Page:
Federal magistrate Robert Hayes Scott, in a 79-page document for the U.S. Federal District Court in Albuquerque where the lawsuit was filed, found no evidence of misconduct in the Glorieta sale.
The magistrate's recommendations "could not be more positive," said Thom S. Rainer, LifeWay's president and CEO. "We are particularly gratified the magistrate says the plaintiff's charges of misconduct by LifeWay, the SBC and Glorieta 2.0 'have no basis in fact,' leaving no doubt of our integrity throughout this entire process."
The lawsuit was filed by Kirk and Susie Tompkins of Little Rock, Ark., who were at the time leasing a lot at Glorieta. Their suit claimed that the 2,400-acre property located east of Santa Fe was not properly transferred and that leadership staff of LifeWay, the SBC Executive Committee and Glorieta 2.0 were deceptive and fraudulent in the sale.
Scott, in his role as a magistrate for the federal court, disagreed with the couple's contentions in his recommendations to dismiss the Tompkins' lawsuit.
"The transfer of Glorieta by LifeWay was not fraudulent," Scott wrote. "... llegations of fraud and misconduct are baseless and have no foundation in the evidence." Scott also wrote that Tompkins had "flung around vague accusations" of misconduct.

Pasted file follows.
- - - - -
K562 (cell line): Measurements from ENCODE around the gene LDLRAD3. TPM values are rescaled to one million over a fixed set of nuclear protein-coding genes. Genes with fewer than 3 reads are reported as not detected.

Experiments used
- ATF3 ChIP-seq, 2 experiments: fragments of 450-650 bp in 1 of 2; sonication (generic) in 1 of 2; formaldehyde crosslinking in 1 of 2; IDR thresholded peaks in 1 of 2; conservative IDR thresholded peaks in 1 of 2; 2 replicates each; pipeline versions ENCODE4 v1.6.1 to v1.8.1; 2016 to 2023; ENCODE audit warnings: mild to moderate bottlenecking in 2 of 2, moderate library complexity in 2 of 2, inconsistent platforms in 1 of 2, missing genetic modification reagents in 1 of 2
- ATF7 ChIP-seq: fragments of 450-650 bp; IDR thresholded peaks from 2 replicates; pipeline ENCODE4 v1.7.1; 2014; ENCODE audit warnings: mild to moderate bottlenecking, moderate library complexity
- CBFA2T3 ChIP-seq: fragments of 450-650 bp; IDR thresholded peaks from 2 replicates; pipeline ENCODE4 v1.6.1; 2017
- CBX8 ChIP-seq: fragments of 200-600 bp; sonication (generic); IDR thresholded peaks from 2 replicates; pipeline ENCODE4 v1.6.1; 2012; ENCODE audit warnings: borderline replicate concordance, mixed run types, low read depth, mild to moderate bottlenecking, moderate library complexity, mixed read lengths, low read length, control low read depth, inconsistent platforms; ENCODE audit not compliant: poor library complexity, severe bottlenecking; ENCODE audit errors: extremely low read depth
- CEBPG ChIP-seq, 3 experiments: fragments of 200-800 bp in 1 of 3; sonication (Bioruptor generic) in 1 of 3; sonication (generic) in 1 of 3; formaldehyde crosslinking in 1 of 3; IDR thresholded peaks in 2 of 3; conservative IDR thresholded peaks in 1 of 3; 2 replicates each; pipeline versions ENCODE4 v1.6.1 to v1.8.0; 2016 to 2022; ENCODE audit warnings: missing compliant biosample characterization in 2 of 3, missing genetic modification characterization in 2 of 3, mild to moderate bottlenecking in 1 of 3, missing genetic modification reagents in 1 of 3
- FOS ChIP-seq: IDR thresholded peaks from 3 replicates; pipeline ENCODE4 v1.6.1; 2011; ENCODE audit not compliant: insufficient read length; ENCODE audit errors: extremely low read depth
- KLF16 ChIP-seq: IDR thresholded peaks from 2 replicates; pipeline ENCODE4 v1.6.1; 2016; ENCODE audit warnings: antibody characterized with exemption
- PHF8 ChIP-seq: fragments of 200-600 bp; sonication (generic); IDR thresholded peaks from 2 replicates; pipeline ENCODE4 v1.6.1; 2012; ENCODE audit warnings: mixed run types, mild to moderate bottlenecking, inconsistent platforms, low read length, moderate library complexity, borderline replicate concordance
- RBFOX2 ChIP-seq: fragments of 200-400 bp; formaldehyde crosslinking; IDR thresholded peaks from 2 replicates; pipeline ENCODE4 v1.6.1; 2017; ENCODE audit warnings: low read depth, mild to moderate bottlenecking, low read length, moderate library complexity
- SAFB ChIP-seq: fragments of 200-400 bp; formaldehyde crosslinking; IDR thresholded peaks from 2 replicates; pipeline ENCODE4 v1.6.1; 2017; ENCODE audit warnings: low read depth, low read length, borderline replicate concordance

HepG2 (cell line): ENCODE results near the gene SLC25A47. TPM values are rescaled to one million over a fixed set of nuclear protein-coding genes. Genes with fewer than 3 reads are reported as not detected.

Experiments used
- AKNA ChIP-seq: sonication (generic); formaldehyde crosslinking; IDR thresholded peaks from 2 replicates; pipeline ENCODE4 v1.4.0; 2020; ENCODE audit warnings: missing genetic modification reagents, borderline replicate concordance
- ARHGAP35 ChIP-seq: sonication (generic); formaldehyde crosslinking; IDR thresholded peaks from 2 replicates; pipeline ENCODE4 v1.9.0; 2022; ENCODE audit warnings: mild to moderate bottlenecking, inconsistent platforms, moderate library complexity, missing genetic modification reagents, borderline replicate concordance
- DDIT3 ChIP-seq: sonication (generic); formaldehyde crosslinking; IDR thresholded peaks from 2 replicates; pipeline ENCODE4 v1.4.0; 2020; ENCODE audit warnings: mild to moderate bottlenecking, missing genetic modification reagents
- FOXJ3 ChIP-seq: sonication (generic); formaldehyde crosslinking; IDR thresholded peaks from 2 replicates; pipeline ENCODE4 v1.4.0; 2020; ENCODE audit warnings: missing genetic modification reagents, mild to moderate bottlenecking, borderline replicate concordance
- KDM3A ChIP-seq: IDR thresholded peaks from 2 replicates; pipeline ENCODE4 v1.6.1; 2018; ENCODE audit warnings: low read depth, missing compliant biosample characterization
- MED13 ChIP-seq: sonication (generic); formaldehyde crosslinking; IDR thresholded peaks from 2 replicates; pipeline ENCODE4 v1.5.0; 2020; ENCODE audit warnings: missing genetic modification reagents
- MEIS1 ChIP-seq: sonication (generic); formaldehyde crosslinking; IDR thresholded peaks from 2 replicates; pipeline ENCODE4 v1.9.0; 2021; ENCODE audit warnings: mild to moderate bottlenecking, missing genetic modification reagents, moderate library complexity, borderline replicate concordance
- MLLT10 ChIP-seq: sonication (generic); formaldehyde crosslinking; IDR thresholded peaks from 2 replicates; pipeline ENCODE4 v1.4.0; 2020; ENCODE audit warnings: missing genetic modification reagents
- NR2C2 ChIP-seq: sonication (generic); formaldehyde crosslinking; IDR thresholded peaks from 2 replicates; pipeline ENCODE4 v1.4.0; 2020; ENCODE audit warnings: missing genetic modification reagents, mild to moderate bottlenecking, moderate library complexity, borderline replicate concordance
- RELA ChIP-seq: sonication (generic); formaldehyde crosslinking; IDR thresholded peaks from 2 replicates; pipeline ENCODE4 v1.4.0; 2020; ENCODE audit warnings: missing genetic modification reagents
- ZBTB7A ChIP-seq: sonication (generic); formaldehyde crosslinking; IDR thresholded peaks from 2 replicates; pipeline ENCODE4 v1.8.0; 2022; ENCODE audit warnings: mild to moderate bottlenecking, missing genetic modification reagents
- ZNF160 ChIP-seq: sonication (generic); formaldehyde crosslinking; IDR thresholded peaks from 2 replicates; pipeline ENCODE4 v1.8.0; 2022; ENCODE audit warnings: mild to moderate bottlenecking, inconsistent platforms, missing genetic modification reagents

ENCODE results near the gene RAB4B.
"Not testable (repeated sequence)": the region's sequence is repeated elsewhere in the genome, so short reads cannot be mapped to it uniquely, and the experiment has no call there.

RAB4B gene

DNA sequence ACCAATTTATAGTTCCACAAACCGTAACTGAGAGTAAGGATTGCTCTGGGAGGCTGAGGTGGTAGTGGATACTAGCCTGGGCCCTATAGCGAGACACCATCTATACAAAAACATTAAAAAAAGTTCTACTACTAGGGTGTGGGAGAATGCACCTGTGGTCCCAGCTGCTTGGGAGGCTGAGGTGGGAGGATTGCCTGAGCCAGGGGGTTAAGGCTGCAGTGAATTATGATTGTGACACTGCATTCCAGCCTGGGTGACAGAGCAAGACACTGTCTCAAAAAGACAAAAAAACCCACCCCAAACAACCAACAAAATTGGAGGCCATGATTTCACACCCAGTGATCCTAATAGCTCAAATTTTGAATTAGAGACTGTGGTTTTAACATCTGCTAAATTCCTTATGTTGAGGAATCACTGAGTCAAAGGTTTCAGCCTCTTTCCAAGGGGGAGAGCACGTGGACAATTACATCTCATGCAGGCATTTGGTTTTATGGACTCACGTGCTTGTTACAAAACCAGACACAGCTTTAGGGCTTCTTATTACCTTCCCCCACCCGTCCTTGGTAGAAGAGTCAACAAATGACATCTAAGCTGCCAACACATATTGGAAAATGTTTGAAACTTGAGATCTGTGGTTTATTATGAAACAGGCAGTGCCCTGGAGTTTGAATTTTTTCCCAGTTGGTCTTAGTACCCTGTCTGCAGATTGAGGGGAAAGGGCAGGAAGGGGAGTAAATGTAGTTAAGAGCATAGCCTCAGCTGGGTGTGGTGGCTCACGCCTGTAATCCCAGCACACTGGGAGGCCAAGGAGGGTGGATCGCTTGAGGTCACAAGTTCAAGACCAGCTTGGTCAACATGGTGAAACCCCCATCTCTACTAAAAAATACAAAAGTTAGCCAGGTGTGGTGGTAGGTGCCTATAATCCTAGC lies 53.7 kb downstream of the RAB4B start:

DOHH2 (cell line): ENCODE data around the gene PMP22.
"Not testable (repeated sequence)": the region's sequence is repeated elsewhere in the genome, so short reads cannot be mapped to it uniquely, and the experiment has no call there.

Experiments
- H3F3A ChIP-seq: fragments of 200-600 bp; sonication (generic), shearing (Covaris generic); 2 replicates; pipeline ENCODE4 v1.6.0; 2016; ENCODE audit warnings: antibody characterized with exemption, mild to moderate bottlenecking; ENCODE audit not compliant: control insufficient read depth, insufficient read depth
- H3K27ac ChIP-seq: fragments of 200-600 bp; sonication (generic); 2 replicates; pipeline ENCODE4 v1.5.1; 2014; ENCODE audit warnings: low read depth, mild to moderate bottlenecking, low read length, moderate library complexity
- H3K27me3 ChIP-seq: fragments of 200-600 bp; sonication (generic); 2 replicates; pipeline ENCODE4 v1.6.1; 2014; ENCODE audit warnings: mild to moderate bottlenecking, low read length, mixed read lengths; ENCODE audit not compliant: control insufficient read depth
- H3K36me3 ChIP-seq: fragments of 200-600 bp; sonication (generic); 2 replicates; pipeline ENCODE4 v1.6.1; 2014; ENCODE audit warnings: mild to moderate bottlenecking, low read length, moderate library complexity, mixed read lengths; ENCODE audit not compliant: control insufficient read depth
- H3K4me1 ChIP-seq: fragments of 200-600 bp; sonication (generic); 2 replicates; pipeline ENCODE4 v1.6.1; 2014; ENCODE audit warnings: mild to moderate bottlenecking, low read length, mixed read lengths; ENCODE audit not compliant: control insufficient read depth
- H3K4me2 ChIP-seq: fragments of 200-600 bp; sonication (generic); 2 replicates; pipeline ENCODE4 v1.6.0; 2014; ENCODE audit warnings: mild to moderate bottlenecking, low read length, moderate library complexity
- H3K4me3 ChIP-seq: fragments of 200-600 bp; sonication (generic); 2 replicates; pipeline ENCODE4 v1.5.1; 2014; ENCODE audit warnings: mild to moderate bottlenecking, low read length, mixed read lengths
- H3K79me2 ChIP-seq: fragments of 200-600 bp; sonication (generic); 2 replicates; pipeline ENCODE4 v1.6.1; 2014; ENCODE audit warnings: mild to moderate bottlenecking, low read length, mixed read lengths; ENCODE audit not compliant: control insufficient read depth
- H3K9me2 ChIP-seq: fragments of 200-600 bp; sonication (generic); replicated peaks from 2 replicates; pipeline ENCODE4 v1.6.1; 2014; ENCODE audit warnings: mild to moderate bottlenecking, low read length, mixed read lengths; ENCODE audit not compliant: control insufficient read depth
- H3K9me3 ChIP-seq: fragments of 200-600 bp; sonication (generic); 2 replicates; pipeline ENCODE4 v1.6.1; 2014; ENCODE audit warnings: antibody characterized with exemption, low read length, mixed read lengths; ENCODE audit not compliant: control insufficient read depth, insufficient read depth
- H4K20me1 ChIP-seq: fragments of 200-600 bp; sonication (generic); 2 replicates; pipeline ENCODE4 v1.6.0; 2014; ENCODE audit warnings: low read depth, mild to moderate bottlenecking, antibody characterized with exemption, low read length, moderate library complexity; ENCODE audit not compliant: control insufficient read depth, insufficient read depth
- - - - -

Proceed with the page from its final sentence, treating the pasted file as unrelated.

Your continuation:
The magistrate's filing states that Tompkins had "no legal interest" in the sale of the property and "has not suffered any harm" as a result of the sale. Scott recommended that all claims be dismissed "with prejudice," which means they should not be re-filed with any court.
To rule in the Tompkins' favor, the magistrate wrote, the court would "have to determine that LifeWay's, the SBC's, and the SBC Executive Committee's interpretation of their own charter, constitution, and bylaws was somehow incorrect. The First Amendment bars this Court from second-guessing these religious entities' interpretation of their own ecclesiastical rules."
The magistrate gave the Tompkins 14 days to reply to his findings before the recommendations are sent to the federal district judge who will issue the final ruling.
Rainer said he is "looking forward to the court's final ruling and an end to this frustrating, painful and costly process."
In June, Rainer reported to the Southern Baptist Convention annual meeting that Glorieta leaseholders had a year-to-year lease and that Glorieta 2.0 offered to extend the leases or purchase buildings built there for up to $100,000. Those were fair offers for structures on leased land, Rainer said, especially since neither LifeWay nor Glorieta 2.0 had any obligation to make those offers, which all but a handful of leaseholders accepted.
The magistrate's recommendations addressed clearly Tompkins' allegation they were harmed by denial of access to the leased lot stating: "Plaintiffs have not offered any evidence they were denied access ... (and) even their right to remove the improvements expired on March 31, 2014; the improvements now belong to LifeWay."
Rainer also told SBC messengers: "We've handled this in a Christ-like way and are grateful Glorieta is continuing to see people won to Christ."
Marty King is director of communications for LifeWay Christian Resources.
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